World lit and Russian math to start the new year; What the Soviets are doing in math class
Boston — I think it is only fair to Monitor readers to start off this story by explaining that I am a longtime friend and sometime colleague of Robert B. Davis , a mathematician (University of Illinois at Urbana) who is the principal author of "An Analysis of Mathematics Education in the Union of Soviet Socialist Republics."
Absolutely anyone at all interested in present-day schools or schooling in the USSR should locate this 178-page monograph (ERIC Clearinghouse, Ohio State University, 1200 Chambers Road, Columbus, Ohio 43212). I know the title sounds as though it is a volume devoted to how Soviets teach their children to solve equations like the following:
(sin X) (cos X4 - 2 sin X) plus cos X (1 plus sin X/4 - 2 cos X) equals 0. (You can find this on Page 73.)
But Dr. Davis has done a great deal more. He has delved deeply into the Soviet education system and, more like a perceptive journalist than a mathematician, has found the context in which the teaching of math resides. It is a masterful piece of work. You will not learn more about USSR math than you wanted to know (not unless you read those portions of the paperback), but you will learn more about the Soviet education system than you have even known before.
Furthermore, although the book is an analytical monograph, the writing is essentially informal and hence, readable. Example: "The first thing that strikes you, the moment you enter a Soviet school, is the orderliness. Children are polite to adults, polite to one another, and attentive during lectures. For US visitors, this is a surprising novelty." And let me hasten to add that Dr. Davis is no stranger to US classrooms coast to coast, public and private.
And you will learn that "the general atmosphere in schools is regularly reported as warm, caring, even loving."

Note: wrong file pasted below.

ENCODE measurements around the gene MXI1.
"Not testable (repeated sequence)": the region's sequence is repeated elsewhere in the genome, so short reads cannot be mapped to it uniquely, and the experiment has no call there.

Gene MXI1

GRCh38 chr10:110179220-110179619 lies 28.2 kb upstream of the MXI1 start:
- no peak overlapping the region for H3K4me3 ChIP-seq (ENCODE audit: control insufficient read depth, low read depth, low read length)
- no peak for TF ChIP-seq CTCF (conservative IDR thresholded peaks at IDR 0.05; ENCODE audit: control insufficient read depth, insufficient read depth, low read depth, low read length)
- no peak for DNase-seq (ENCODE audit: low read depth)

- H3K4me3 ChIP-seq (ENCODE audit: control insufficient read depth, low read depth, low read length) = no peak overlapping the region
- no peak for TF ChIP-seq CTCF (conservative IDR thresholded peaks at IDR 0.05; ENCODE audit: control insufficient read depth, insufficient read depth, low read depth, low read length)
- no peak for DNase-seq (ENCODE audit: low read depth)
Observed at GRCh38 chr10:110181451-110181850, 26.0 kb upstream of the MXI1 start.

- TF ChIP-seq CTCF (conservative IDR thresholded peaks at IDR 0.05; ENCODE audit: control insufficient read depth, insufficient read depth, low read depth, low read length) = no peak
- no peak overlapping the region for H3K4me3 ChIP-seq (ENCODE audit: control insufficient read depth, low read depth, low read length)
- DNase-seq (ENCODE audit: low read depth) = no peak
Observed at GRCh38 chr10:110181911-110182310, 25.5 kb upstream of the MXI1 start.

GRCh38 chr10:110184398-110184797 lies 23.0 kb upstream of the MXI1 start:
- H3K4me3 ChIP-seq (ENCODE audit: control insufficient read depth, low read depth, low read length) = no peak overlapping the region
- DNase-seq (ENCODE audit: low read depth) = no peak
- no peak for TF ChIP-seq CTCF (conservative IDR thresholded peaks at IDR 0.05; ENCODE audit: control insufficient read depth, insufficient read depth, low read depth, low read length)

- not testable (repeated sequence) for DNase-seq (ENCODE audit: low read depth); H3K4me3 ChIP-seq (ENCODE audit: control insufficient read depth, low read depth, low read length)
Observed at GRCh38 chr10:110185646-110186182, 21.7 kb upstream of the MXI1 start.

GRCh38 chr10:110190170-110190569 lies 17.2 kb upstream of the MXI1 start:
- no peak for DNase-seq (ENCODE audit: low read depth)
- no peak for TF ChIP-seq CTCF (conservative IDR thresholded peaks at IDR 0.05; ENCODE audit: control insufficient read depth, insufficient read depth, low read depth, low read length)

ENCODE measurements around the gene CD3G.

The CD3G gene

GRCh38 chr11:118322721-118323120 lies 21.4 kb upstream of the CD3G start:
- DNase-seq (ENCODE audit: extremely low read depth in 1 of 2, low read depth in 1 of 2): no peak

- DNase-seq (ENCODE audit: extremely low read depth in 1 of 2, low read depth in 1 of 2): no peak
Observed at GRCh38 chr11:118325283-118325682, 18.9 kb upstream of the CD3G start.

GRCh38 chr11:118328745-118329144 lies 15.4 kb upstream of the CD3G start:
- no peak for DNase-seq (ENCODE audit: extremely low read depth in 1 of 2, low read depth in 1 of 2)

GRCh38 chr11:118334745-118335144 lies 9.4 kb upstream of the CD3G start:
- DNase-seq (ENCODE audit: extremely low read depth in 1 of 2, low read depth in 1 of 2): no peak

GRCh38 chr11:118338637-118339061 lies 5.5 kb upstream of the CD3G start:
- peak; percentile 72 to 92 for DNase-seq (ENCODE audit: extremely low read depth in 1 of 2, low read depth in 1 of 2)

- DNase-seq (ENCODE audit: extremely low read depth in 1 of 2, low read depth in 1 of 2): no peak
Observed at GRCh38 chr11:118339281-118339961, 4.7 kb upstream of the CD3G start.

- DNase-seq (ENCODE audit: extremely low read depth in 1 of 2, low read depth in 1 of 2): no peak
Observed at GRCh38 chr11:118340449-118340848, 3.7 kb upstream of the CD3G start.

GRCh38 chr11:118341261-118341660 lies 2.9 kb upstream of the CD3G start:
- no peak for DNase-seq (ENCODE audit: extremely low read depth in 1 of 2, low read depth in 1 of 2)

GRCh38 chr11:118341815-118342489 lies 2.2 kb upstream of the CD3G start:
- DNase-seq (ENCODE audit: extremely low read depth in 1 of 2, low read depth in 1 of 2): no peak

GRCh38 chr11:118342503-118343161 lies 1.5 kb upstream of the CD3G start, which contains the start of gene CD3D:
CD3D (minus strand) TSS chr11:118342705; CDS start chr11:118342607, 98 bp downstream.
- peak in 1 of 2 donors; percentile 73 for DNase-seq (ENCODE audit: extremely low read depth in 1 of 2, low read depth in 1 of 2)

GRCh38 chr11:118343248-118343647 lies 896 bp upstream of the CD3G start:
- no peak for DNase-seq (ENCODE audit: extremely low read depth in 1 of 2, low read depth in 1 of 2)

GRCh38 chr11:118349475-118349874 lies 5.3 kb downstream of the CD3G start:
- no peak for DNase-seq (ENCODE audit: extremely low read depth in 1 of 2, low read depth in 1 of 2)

Also, "Beginning with the fourth grade, mathematics is alwaysm taught by a specialist teacher who teaches nothing but mathematics.m This applies to every grade level, from Grade 4 upward."
Do you know that Soviet children spend part of every day in a Pioneer Palace? And that these institutions combine the sorts of activities we might find in the US in the YMCA/YWCA, museums, zoos, Boy Scouts/Girl Scouts, piano lessons, music clubs, student orchestras, computer clubs, ballet lessons.
Do you know that there is no "tracking" or "streaming" of children in the first six to eight years of school? That all children get the same basic instruction in academics? And that this is a deliberate Soviet policy?
Or that children from ages 7 to 15 take the following courses: Russian language, world literature, world history, social science, natural history, geography, biology, physics, astronomy, drawing, chemistry, English, other foreign languages, physical culture, labor training, and as Dr. Davis observws wryly at the end of this long list, "of course, mathematics."
But enough of this. If you want to know about Soviet schooling, get hold of this monograph. And if you are studying mathematics in the Soviet education system, you must.
Thank you, Bob Davis. I learn when you teach.